Yes, there are many legends. When the kingdom of the Omeiad caliphate of Cordoba broke up, several principalities called taifa were created under this division. But Lisbon never managed to have its own taifa. Lisbon has never been an independent principality. It was always under the control of Seville or Badajoz, but at one point you have the Emir of Zaragoza who came to settle in Lisbon. He brought a lot of intellectuals, poets, artists of the time, who created a small court, which was very short-lived in the middle of the 11th century. But nevertheless, Lisbon, at the time, had a certain influence. In Portugal, around Beja and Medoura that's where there's going to be TaifasThese are principalities, because they are cities that are a little more important than Lisbon in the Muslim era from a cultural point of view. 

For the anecdotes, actually, there are more legends with Moorish princesses who stayed after the reconquest. Like Fatima, for example, typically she is a Moorish princess who was kidnapped by a Christian nobleman. They got married, so she changed her name. She was called Oriane in French, in Portuguese it must be Ouréana. Then, to pay homage to this Fatima who became Ouréana, the locality of the time took the name of Fatima, which has now become a high place of Christianity. Anthropological theories say that Fatima is in fact the extension of a Muslim cult dedicated to the daughter of the prophet Mohammed. So Fatima is a kind of syncretism with the Christian religion with Mary and Fatima. 

Then you have other Moorish legends, like the princess Salúquia, a young Moorish girl who is going to get married, but her companion goes into the wild, we don't really know why. And then he is killed by the Christians who take his appearance. Salúquia is at the top of the tower, she watches for his arrival and sees these characters in disguise, she thinks it's her husband and opens the doors, only to realise too late that it's a deception. They massacre the population. She throws herself off the tower. So the locality, to pay homage to this legend, gives the name of Moura, Moorish in French, to this town which is in Alentejo. 

Another legend, in the Algarve you have a Moorish princess who one night asks men to marry her so that she can return to the Maghreb, where her family was massacred. To be at peace, she would like to return there. There are many legends in the Lisbon area. Maybe this is the next book, all these stories.

Does Lisbon have the same pace of life as another city under the caliphate?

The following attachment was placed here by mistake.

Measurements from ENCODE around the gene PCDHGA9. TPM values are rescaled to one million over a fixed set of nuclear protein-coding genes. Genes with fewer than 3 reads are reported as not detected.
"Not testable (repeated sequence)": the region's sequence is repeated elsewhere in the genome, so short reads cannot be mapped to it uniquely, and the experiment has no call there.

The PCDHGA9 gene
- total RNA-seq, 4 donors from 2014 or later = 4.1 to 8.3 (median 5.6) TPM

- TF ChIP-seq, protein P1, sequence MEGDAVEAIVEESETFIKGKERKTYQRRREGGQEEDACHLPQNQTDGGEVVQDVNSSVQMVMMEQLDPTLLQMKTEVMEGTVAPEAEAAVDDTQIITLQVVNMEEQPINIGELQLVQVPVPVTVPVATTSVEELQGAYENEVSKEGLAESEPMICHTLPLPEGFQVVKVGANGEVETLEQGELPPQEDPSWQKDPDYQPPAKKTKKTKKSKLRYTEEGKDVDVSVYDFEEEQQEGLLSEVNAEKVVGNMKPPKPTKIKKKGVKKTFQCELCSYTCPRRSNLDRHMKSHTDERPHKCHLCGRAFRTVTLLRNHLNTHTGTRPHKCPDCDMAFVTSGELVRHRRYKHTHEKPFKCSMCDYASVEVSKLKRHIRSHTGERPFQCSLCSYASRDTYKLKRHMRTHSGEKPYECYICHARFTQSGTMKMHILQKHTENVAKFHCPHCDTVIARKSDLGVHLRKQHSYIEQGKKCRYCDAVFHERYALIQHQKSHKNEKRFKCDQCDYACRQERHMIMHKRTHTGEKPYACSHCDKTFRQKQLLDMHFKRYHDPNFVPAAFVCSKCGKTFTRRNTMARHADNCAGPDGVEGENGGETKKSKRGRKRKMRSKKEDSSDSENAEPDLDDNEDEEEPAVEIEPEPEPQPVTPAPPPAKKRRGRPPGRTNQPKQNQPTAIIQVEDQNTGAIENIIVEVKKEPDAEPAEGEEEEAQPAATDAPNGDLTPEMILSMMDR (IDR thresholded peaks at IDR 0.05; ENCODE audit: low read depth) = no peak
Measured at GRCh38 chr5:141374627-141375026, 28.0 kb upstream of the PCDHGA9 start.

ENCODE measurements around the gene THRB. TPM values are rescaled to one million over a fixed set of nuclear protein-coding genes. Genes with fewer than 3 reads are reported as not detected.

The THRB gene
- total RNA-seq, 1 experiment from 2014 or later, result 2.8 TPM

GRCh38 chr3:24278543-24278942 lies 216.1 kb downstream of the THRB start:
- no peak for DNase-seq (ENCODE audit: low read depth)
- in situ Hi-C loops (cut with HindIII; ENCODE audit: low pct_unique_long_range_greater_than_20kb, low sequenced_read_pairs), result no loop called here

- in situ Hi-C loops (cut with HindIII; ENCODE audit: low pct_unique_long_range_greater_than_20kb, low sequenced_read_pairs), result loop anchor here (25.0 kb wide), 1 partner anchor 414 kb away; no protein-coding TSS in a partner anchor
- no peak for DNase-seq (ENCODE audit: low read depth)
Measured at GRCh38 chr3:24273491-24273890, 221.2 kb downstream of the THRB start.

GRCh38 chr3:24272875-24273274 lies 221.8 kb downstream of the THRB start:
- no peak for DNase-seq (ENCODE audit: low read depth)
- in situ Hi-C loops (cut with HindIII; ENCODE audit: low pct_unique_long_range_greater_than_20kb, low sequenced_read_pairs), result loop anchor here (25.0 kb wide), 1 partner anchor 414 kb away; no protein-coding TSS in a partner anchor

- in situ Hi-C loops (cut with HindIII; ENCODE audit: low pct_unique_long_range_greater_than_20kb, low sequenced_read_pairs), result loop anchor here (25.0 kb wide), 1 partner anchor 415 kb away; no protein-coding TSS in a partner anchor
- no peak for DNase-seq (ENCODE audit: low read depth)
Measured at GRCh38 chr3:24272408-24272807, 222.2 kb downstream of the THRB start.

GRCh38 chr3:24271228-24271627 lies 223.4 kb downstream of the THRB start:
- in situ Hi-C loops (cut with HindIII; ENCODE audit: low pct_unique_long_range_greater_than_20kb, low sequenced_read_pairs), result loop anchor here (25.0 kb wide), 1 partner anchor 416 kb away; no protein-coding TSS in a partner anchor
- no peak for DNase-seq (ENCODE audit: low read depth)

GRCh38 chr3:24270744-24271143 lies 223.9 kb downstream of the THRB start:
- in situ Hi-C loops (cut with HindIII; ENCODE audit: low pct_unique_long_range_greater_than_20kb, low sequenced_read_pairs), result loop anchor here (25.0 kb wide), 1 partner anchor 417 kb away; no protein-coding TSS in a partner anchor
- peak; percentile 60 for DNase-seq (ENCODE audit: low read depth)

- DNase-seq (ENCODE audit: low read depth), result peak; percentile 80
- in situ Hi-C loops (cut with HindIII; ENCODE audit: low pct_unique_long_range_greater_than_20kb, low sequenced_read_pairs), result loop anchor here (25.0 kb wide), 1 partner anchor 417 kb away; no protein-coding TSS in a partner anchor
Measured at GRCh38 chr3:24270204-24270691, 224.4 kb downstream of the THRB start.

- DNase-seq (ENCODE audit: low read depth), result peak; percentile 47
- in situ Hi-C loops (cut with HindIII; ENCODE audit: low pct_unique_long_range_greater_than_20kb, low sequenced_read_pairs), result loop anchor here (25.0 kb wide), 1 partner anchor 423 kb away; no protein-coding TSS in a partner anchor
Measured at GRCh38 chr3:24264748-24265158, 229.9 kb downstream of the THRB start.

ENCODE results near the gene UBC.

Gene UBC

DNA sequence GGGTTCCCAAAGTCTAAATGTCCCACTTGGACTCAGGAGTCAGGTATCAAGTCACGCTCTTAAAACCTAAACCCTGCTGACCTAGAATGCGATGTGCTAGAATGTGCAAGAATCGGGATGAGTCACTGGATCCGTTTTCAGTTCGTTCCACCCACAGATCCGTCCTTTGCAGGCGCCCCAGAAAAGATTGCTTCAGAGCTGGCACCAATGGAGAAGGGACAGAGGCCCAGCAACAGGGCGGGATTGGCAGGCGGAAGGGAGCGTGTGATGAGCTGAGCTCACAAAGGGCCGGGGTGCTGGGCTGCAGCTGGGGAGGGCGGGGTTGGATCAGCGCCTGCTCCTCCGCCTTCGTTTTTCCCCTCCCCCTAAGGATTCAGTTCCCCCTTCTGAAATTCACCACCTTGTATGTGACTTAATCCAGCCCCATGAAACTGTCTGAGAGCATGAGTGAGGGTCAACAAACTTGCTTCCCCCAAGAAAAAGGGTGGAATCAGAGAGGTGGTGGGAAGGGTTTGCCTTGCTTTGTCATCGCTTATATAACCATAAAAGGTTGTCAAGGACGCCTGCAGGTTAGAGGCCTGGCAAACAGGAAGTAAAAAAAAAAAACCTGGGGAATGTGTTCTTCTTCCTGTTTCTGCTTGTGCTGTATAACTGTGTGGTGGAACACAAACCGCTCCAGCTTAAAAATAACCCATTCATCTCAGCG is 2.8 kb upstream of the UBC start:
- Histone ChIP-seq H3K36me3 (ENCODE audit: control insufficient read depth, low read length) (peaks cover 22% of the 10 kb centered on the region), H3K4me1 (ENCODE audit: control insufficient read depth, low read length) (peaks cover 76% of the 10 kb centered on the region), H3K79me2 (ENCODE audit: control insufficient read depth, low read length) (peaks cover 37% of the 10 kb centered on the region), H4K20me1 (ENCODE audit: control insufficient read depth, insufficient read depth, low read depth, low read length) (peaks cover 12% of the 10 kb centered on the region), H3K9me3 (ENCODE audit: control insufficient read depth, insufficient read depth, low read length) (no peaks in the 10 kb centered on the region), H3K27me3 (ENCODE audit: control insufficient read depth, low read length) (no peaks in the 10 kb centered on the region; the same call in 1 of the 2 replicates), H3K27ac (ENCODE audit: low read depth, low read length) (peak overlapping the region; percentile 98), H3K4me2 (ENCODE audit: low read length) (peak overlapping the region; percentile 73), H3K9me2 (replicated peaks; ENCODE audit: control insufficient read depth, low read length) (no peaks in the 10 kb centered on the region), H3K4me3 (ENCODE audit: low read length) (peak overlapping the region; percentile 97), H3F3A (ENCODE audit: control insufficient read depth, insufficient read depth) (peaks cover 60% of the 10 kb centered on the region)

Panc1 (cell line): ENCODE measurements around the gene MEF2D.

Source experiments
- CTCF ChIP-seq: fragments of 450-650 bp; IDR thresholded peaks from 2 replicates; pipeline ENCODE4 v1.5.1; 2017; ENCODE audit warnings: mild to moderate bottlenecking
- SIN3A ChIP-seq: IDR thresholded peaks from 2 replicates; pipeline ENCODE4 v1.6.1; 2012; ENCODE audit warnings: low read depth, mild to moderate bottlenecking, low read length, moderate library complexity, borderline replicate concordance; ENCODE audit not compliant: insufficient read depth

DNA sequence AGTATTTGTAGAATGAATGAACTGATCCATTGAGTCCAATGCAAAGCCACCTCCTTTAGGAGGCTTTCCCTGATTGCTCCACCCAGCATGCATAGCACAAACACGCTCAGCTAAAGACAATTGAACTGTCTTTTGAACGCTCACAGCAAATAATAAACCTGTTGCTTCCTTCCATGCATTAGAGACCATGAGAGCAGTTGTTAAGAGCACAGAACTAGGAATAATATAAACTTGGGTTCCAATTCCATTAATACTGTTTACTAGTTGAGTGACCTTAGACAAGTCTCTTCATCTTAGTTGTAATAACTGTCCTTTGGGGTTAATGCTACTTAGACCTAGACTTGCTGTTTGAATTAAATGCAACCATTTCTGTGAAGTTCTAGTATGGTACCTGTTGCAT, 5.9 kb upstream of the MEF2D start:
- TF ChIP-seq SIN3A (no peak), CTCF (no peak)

So the importance of Lisbon for the Umayyads, a dynasty originating from Syria, and later for the other masters of the Muslim places, was its commercial importance. It was not a real intellectual capital except during a short interlude that I mentioned earlier, but it was above all a commercial city that served as a base for certain extra-maritime expeditions - as was the case at the time of the expedition with the Portuguese kings. It was a fairly large city, the figures are always random, not as large as Seville or probably Beja, but still a fairly important city at the level of the Gharb al Andalus (the region that encompassed Lisbon), prized for its commercial and maritime importance essentially. It was integrated into this network of cities in western Andalusia, after the Moorish conquest, Lisbon was renamed al-Ushbuna لشبونة and also al-Lixbûnâ اليكسبونا which gave Lisboa. 

What is your next research and book?

I have a book about Portugal that is going to be published by Cosmopole. In this book, I don't only talk about the Islamic past, I also talk about the Judaic past, the Portuguese Africanism, ... It's a travel essay that made me want to go to Portugal. It will be published in spring 2023 by Cosmopole, I also invite you to read the unusual dictionary of Lisbon, it is very nice. Cosmopole is making a new collection that will be released in the spring. I have another book that will come out perhaps in November, about New York, called "New York Portrait of an Arab City". It's about the Arabs who went to New York, especially the Syrian-Lebanese from the 19th century to the beginning of the 20th century (including Gibran Khalil Gibran, the writer of The Prophet, who wrote in English, by the way), about the Syrian-Lebanese diaspora, about the Syrians and Lebanese who went to New York from the end of the 19th century to the Second World War, and also about the Palestinians and Yemenis and other communities who participated in New York's intellectual life in various ways. I tell the story of these expatriates in the same narrative model as "Lisbon in the Muslim City" but this takes place in New York. 

Marc Terrisse: Lisbon, in the Muslim city of the Chandeigne editions.